WEEKLY PRAYER: ST. AUGUSTINE

Today’s prayer comes from St. Augustine of Hippo:

Look upon us, O Lord,
and let all the darkness of our souls
vanish before the beams of your brightness.

Fill us with holy love,
and open to us the treasures of your wisdom.
All our desire is known unto you,
therefore perfect what you have begun,
and what your spirit has awakened us
to ask in prayer.

We seek your face,
turn your face unto us and show us your glory.
Then shall our longing be satisified,
and our peace shall be perfect.

CONTEMPLATIVE PROFILE: ST. AUGUSTINE AND DENISE LEVERTOV

Last week, I posted on a passage from St. Augustine’s Confessions in which Augustine longs for God to come into the house of his soul. A little home expansion is necessary, and this marks the beginning of a mystical journey–a journey inward to meet, love, and be filled by God.

Recently I found a poem by Denise Levertov (1923-1997), an American poet, which riffs on this passage from the Confessions. It’s a wonderful tribute to Augustine that sheds light on the spiritual restoration for which the saint yearns.

Take a moment to relish Levertov’s poem:

***

FOR THE ASKING

‘You would not seek Me if you did not already possess Me.’

-Pascal

 

Augustine said his soul
was a house so cramped
God could barely squeeze in.
Knock down the mean partitions,
he prayed, so You may enter!
Raise the oppressive ceilings!

Augustine’s soul
didn’t become a mansion large enough
to welcome, along with God, the women he’d loved,
except for his mother (though one, perhaps,
his son’s mother, did remain to inhabit
a small dark room). God, therefore
would never have felt
fully at home as his guest.

Nevertheless,
it’s clear desire
fulfilled itself in the asking, revealing prayer’s
dynamic action, that scoops out channels
like water on stone, or builds like layers
of grainy sediment steadily
forming sandstone. The walls, with each thought,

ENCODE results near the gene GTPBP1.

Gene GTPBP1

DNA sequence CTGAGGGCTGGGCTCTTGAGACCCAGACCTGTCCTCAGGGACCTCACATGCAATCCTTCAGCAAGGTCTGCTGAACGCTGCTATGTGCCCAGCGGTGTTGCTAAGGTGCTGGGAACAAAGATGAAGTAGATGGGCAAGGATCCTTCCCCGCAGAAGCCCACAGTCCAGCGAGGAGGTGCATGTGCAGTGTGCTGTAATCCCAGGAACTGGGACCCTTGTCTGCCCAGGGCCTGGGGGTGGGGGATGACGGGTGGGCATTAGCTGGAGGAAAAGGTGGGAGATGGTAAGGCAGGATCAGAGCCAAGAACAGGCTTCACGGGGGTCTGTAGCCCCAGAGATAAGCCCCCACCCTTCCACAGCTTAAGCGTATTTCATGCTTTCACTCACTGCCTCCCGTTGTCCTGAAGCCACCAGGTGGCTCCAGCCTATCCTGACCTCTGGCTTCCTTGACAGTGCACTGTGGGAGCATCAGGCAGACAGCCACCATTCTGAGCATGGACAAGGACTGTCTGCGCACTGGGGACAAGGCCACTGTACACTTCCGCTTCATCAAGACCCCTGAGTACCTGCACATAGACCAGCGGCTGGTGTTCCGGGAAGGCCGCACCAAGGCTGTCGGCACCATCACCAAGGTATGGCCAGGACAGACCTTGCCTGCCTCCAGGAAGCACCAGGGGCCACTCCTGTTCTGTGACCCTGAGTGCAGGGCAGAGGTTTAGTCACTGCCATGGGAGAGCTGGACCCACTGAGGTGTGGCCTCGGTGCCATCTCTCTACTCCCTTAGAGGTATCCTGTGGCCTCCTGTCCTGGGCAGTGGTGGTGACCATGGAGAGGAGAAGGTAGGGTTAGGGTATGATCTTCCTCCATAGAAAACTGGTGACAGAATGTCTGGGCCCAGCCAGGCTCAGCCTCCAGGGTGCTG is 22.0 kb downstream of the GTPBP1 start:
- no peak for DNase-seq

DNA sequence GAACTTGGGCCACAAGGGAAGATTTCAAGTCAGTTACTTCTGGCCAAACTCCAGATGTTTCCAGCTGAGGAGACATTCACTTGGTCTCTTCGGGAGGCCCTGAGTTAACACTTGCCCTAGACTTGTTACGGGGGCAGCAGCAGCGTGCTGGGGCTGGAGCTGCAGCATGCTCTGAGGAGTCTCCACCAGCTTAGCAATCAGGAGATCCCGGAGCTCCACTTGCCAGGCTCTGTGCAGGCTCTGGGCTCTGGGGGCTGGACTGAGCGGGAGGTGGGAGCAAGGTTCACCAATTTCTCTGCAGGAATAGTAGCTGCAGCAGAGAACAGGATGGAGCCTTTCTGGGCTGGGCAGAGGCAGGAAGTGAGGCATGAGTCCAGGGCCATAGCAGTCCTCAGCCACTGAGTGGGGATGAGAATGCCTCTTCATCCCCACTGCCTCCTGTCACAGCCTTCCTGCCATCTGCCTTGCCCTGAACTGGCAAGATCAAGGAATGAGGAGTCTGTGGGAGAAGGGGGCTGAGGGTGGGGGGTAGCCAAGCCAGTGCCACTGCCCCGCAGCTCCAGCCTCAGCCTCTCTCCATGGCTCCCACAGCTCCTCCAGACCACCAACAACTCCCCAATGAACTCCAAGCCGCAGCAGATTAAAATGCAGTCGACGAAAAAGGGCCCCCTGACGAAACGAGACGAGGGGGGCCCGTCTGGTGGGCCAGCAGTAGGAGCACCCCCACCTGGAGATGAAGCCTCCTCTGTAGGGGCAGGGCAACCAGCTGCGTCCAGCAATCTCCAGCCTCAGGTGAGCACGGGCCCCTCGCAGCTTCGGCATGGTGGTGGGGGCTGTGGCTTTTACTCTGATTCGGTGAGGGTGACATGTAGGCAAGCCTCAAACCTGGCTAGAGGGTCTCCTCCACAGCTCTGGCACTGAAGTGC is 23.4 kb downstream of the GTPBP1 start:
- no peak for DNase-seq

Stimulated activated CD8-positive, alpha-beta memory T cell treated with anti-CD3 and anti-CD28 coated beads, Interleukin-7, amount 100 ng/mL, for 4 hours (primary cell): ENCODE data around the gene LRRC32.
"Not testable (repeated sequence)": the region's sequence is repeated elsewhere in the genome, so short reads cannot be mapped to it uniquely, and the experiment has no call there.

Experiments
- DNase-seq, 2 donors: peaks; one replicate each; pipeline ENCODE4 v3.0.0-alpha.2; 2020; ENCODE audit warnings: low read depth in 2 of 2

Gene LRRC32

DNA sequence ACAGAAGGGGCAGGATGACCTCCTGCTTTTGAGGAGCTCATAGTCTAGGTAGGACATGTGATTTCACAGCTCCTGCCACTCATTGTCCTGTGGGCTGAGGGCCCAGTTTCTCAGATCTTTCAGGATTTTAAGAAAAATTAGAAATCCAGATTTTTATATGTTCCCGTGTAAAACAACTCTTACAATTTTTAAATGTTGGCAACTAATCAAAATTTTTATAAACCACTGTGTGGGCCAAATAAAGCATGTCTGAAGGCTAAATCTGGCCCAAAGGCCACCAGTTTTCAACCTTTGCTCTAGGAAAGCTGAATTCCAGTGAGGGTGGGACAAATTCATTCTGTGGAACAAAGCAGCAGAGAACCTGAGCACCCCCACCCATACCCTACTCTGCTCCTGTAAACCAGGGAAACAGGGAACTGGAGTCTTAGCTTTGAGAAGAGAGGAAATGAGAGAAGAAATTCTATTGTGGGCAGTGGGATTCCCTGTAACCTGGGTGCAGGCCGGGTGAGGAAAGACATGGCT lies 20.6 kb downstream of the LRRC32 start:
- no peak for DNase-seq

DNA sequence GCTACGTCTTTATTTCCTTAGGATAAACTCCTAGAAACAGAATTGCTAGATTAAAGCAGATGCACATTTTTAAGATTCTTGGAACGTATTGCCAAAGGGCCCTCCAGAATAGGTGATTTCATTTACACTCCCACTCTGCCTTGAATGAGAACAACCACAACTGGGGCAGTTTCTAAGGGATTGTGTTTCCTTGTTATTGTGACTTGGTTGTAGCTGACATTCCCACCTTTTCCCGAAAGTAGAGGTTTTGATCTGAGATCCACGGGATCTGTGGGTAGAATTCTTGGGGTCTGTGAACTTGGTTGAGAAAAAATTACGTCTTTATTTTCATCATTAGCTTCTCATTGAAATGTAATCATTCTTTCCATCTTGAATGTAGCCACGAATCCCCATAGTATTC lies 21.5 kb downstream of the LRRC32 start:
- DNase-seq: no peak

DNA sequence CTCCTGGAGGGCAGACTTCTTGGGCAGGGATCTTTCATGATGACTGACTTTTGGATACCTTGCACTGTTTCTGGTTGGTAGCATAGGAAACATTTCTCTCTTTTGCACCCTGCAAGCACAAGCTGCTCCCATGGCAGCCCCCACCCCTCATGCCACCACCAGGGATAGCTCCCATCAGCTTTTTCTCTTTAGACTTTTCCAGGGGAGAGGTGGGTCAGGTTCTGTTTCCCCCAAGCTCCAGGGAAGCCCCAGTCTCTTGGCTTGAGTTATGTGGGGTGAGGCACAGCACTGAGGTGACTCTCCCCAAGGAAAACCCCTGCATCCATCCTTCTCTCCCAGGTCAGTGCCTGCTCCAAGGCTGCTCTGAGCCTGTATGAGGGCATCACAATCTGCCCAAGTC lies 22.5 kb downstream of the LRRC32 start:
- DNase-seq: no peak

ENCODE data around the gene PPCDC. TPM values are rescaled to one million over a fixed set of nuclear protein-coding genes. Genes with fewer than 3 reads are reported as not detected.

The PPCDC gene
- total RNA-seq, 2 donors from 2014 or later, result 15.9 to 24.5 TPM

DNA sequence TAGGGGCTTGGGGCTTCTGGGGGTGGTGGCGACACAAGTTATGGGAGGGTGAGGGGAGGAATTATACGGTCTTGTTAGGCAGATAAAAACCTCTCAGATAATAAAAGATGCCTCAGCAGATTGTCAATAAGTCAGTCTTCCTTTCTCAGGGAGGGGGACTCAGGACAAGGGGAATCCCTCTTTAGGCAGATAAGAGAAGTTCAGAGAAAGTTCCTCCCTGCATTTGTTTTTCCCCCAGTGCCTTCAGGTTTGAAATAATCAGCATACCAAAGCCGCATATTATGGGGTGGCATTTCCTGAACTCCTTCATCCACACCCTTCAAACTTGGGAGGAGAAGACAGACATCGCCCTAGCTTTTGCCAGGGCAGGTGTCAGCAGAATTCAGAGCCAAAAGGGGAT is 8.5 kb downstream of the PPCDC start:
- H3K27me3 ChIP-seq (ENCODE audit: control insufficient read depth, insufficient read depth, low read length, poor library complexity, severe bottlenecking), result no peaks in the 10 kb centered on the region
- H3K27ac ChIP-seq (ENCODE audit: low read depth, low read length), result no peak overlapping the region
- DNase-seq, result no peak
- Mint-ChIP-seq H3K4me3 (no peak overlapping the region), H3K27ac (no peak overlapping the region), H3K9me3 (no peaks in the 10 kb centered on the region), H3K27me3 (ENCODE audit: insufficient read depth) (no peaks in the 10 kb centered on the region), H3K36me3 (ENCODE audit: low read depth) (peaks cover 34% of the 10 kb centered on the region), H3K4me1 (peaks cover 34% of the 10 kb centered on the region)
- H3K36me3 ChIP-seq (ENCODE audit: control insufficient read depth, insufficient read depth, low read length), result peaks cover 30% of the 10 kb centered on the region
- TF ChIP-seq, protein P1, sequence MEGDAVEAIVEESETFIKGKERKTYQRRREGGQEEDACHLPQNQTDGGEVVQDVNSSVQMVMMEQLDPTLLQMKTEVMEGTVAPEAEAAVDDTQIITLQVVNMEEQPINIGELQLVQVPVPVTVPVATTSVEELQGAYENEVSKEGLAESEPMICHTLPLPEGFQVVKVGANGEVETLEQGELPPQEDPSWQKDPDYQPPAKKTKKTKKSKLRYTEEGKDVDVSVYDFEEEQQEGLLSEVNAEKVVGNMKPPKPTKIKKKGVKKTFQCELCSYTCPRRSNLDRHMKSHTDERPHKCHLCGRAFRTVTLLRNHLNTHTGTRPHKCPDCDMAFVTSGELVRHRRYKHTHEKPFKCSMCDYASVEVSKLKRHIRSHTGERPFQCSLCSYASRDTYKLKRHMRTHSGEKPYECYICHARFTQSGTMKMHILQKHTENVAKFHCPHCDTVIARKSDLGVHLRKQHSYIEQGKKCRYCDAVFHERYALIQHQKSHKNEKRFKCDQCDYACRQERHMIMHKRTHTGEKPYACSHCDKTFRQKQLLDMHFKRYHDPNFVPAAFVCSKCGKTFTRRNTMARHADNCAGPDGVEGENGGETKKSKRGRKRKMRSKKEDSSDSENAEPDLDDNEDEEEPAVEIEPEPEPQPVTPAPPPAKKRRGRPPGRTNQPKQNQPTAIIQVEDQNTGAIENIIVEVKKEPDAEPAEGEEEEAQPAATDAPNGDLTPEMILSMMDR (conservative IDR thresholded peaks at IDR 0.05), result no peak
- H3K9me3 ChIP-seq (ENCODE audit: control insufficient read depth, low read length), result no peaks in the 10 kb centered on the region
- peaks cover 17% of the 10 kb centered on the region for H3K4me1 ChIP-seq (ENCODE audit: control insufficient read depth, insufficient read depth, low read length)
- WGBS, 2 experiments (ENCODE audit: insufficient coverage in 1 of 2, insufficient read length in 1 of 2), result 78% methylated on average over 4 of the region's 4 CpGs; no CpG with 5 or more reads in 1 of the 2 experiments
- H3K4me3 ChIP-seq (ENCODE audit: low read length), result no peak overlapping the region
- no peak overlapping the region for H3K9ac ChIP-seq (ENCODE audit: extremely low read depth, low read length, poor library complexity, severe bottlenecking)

each feeling, each word he set down,
expanded, unnoticed; the roof
rose, and a skylight opened.

***

In the last stanza of the poem, we see another theme shared by many mystics, such as Julian of Norwich–the idea of finding God in the seeking; being answered in the asking. Like Levertov, Julian of Norwich often said that seeking God is the same as finding God. But back to the matter at hand.

As I think about my own formation, about what I need to get my journey started (and in many ways it begins anew each day), I like to read Augustine and Levertov together. Levertov’s poem helps me receive Augustine’s words and provides a model for how I might converse with him.

Augustine and Levertov, a Church Father and an American poet, help me to believe that soul-expansion is possible. It starts with nothing more than a cry to God. May this spiritual expansion be mine and yours today–may a skylight open in the house of our soul.

Source

CONTEMPLATIVE PROFILE: THE MYSTICISM OF ST. AUGUSTINE

Most of us know St. Augustine as a Church Father and theologian. This week, I discovered that Augustine can also be considered a mystic. The church historian Dom Cuthbert Butler called him “the Prince of Mystics” because, in works like the Confessions, Augustine speaks of traveling inward to meet God. He also writes of experiencing the divine presence of God and of seeing God invisibly.

I suppose it’s not too surprising to think of Augustine as a mystic since, according to some–and this is a view I also espouse–every Christian is a mystic. We’re designed to encounter God, to experience his divine presence, and to yearn for greater intimacy with him.

In that vein, I want to quote a somewhat mystical passage from Augustine’s Confessions. I have long loved this passage for the beauty of Augustine’s language and the passion with which he seeks to meet God within. This is a spirituality of longing, and it’s on my heart this week. Early in the Confessions, Augustine calls upon God to come to him–to come into him, in fact. But no sooner does he call than questions arise:

But what place is there in me where my God can enter into me? . . . Where may he come to me? Lord my God, is there any room in me which can contain you?

A little later, Augustine gives the answer. There’s not just a room but a house. However, there are some problems with this house:

The house of my soul is too small for you to come to it. May it be enlarged by you. It is in ruins: restore it. In your eyes it has offensive features. I admit it, I know it; but who will clean it up? Or to whom shall I cry other than you?

We cry out to God in mercy to rebuild and restore the house of our soul. God cleans up the house he intends to inhabit. That’s a good first step on the mystical journey, and it’s where I am right now. I’m feeling my own lack and asking God to restore my house that I might meet him there. I’m encouraged that there’s the potential for such a beautiful and spacious place inside me.

Does your heart similarly cry out to God? Have you ever experienced this intense longing for the Creator?

Read St. Augustine’s Confessions here.